Donald Dvorak/Great Backyard Bird Count Participant

Northern Pintail

Anas acuta

Conservation status Widespread and abundant, but many surveys have suggested a significant decline since the 1960s. Numbers vary considerably; series of drought years on the northern plains may drastically reduce nesting success there.
Family Ducks and Geese
Habitat Marshes, prairies, fresh ponds, lakes, salt bays. Summers in wide variety of open habitats, including prairies, farmland, northern tundra, near bodies of water. In migration and winter around any shallow waters with exposed mudflats, including fresh and brackish marshes, lakes, flooded fields.
Widespread across North America, Europe, and Asia, the Northern Pintail is probably one of the most numerous duck species in the world (although outnumbered by the omnipresent Mallard). Slim and long-necked, it has an elegant appearance both on the water and in flight. Pintails are wary at all seasons, and become very secretive during the flightless stage of their molt in late summer.
Photo Gallery
Feeding Behavior

Forages in shallow water by up-ending with tail up and head down, or by submerging head and neck while swimming, finding most food in underwater mud. Also forages by walking on land.


Eggs

7-10, sometimes 6-12. Pale olive. Incubation is by female only, 21-25 days. Young: female leads young from nest within a few hours after they hatch. Young feed themselves. Capable of flight at 38-52 days after hatching; in far north, where continuous daylight allows for feeding at all hours, young may develop faster.


Young

female leads young from nest within a few hours after they hatch. Young feed themselves. Capable of flight at 38-52 days after hatching; in far north, where continuous daylight allows for feeding at all hours, young may develop faster.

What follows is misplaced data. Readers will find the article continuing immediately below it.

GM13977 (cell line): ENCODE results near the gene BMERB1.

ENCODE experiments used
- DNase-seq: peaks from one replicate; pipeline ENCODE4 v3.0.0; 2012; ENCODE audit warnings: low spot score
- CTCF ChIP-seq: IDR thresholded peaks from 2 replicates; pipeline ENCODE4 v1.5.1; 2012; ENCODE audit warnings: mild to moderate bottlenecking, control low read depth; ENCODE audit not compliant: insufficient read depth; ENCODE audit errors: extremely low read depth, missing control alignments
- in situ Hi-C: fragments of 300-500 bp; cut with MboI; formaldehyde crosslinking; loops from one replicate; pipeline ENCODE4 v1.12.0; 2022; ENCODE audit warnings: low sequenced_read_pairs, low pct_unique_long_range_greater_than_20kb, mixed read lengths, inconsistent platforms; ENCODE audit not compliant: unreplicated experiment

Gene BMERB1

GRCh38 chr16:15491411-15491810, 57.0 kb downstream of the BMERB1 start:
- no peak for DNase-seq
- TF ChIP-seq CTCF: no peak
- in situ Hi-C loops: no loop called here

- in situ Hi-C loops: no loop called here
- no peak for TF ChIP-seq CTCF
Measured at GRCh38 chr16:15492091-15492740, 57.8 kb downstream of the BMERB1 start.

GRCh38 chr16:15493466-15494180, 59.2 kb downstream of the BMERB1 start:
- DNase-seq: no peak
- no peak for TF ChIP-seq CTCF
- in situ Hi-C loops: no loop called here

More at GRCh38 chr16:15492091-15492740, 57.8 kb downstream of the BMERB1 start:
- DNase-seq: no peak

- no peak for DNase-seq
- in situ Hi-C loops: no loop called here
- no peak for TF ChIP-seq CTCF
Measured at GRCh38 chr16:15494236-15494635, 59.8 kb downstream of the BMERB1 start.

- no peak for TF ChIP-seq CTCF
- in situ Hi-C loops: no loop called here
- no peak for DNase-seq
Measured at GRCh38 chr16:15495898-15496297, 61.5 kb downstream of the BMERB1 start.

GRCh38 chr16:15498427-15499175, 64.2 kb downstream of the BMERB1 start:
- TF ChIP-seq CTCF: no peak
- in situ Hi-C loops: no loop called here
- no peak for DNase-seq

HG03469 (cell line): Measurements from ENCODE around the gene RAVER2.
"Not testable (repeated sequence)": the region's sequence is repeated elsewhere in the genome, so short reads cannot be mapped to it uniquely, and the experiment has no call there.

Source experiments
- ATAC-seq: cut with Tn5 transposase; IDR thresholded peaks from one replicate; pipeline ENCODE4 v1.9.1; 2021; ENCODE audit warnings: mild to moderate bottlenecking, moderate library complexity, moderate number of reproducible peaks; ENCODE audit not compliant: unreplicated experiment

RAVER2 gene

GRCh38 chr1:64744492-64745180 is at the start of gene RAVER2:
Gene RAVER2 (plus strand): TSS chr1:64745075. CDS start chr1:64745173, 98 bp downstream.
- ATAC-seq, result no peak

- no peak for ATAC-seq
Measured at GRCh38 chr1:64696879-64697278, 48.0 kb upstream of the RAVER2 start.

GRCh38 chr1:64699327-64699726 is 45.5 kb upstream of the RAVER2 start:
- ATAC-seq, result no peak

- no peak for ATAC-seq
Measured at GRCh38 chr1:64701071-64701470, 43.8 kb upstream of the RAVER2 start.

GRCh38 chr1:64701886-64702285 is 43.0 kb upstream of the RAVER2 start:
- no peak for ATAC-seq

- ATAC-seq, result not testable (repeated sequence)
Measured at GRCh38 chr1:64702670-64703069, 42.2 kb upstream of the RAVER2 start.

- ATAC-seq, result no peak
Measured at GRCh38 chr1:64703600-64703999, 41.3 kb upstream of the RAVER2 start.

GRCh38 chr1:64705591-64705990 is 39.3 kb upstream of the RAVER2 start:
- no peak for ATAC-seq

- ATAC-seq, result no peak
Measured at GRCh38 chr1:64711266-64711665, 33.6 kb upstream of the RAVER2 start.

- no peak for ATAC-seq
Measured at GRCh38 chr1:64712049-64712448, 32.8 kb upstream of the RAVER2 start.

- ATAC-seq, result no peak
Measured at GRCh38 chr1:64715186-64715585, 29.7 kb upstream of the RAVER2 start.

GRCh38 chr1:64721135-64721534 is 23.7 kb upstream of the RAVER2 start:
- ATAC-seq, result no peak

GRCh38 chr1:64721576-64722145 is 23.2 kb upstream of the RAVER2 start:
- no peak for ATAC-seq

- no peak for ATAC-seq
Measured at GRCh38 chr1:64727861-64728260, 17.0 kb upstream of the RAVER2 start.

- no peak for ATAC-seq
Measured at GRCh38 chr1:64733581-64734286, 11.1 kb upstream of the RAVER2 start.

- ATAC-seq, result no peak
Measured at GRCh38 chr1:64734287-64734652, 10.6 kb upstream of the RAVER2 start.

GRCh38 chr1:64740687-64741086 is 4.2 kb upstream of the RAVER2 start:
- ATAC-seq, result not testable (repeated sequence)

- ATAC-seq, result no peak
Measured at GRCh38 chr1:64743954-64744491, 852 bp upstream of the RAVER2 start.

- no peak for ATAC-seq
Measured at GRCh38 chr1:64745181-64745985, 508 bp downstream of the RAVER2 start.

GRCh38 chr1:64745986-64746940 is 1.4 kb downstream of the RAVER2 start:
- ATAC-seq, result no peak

Diet

Mostly seeds, insects. Diet mostly plant material in fall and winter, especially seeds of grasses, sedges, pondweeds, and others, and waste grain in fields. In spring and summer also feeds on roots and new growth. More animal matter in summer, mainly insects, mollusks, crustaceans; sometimes tadpoles, small fish. Young ducklings eat mostly insects.


Nesting

Pair formation begins on winter range and continues during spring migration, with some birds perhaps not paired until after arrival on breeding grounds. Several males often court one female, leading to pursuit flights. Nest site is on dry ground among short vegetation, usually near water but can be up to 1/2 mile away; often more exposed than nests of other ducks. Nest (built by female) a shallow depression lined with grasses, twigs, leaves, with addition of down.

Text © Kenn Kaufman, adapted from
Lives of North American Birds

Illustration © David Allen Sibley.
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Migration

Migrates in flocks. Northward migration begins early in spring, southward migration is under way for much of fall. Many pintails nesting in Siberia cross the Bering Strait to winter in North America.

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Migration

Migrates in flocks. Northward migration begins early in spring, southward migration is under way for much of fall. Many pintails nesting in Siberia cross the Bering Strait to winter in North America.

Songs and Calls
Distinctive 2-tone whistle; females quack.